One such project is Lifelet Medical co-founded by Elle Sander, a biomedical engineer at the NUI Galway cardiovascular research centre.

“It is a blessing to have NUI Galway as a home base where we can tap into the wealth of technical, clinical and commercial expertise within this ecosystem,” said Sander. “The Enterprise Ireland network, mentorship and camaraderie with fellow NUIG start-ups have all been crucial in our progress to date.”

At Lifelet, Sander is developing a novel biomimetic material for heart valve replacements. These materials need to be both strong and flexible, and Lifelet’s polymeric material is said to be long-lasting and durable, decreasing the need for further operations.

Lifelet is also thinking sustainably, and aims to reinvent the paradigm of valve manufacturing to be environmentally friendly as well as scalable, time-efficient and cost-effective.

“We envision heart valves being manufactured more sustainably in the future,” said Sander. “Lifelet aims to improve patient outcomes first and foremost, and our solution also streamlines the supply chain, reduces waste and eliminates the need for costly and inefficient animal tissue.”

‘Through our immersion in hospitals we gained experience and insights that are extremely difficult to identify from the outside’
– TIM JONES, SYMPHISIS MEDICAL

Another Commercialisation Fund awardee is Biologit, a Trinity College Dublin start-up developing artificial intelligence that can assist pharmaceutical and biotech companies in the mammoth task of literature monitoring. This discipline of pharmacovigilance involves reviewing the vast number of medical extracts published each year as well as, increasingly, forums such as social media, to identify any red flags regarding adverse effects of drugs on the market.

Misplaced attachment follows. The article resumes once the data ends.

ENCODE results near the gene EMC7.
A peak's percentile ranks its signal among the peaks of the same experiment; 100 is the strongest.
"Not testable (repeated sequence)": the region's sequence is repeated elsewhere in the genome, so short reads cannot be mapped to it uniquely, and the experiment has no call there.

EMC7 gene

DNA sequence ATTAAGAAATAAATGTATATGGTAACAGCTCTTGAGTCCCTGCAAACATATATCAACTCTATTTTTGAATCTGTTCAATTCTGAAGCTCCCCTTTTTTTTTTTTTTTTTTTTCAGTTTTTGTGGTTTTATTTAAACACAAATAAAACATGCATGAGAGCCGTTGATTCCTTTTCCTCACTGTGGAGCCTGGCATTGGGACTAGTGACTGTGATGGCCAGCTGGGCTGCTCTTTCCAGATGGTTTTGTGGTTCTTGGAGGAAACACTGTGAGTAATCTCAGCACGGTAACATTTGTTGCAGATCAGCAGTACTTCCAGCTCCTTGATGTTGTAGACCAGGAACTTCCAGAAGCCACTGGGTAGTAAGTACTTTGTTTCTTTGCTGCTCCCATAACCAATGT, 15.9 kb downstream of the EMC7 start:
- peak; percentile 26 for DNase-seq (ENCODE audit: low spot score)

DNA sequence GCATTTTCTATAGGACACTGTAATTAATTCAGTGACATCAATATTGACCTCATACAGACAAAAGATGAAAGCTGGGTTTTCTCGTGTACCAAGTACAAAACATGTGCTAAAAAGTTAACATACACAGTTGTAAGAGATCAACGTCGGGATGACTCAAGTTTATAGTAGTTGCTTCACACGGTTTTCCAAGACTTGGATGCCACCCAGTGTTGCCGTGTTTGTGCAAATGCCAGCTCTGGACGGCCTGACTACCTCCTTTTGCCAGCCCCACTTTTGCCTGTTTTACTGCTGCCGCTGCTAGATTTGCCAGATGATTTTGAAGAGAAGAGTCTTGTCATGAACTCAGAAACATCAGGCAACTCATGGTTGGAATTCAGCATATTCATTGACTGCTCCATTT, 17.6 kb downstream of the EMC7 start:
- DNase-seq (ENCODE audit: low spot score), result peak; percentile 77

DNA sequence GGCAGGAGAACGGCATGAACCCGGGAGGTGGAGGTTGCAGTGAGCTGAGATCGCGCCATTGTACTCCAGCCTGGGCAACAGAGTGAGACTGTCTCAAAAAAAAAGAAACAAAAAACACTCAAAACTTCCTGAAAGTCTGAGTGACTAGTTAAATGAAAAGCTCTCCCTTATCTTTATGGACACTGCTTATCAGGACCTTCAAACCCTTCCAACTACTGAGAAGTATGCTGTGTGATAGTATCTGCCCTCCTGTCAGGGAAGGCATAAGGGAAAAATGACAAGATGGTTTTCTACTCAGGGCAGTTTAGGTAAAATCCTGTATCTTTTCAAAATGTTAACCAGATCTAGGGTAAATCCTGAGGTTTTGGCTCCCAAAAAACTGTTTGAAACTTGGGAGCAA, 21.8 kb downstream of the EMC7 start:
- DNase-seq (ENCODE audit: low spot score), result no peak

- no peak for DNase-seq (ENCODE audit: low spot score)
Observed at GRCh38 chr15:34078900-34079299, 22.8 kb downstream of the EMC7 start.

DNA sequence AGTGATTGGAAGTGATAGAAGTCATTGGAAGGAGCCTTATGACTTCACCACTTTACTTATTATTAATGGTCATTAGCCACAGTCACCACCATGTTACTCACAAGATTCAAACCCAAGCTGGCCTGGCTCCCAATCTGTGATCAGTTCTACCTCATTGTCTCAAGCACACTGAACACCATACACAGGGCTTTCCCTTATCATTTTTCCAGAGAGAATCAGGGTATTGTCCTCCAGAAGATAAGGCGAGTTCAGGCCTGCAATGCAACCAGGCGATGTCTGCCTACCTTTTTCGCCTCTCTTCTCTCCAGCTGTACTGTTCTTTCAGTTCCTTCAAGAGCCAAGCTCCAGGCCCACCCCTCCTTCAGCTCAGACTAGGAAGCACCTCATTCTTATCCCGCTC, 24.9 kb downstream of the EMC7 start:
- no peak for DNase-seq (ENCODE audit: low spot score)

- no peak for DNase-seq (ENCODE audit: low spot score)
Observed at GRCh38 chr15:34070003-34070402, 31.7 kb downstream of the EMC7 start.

Biologit is already working alongside 20 pilot partners in the pharma industry on real-world tasks, rigorously testing its AI models across a variety of cases, and co-founder Nicole Baker said this technology will be all the more important in the coming year, with the expected worldwide roll-out of rapidly developed Covid-19 vaccines.

“We need to be fast. We need to get funding fairly quickly to be able to go out there and do it in a way that is a much higher scale than the technology that is out there now,” she said.

It’s not just businesses but regulatory agencies such as the European Medicines Agency (EMA) that can benefit from Biologit’s technology in this urgent context. And in the long-term, Baker would even like to see her company support transparency of information for patients too.

“The aim is the same: that everybody gets the correct and concise information in a timely manner,” she said.

This is possible, Baker explained, because the AI is built so that you can search for information on any drug you want, and be assured of the quality of that information.

“There is a lot of publicly available information out there but people don’t know about it. If you go to the EMA, if you go to the WHO, if you go to the FDA, their websites have a lot of information that is free for anybody to search and find information about drugs that are in clinical development or in the market, but the laypeople, they don’t know about that. They go on Google, but Google doesn’t contain all the information. It doesn’t filter in a way that gives you the scientific information first.”

In Baker’s case, she brings more than two decades’ experience in academia, pharma, regulation and clinical research to this project. Sander brings her expertise as a biomedical engineer to Lifelet. And Jones had already accrued extensive experience in the medical device industry before devising SymPhysis Medical. For him, the personal experience of the need his company is addressing was “invaluable”.

“Through our immersion in hospitals we gained experience and insights that are extremely difficult to identify from the outside. We were also able to build the foundations of the strong relationships we have to this day with clinicians and healthcare providers,” he said.

“For me, personally, it also tied me emotionally to the solution and certainly fuelled my passion for helping patients.”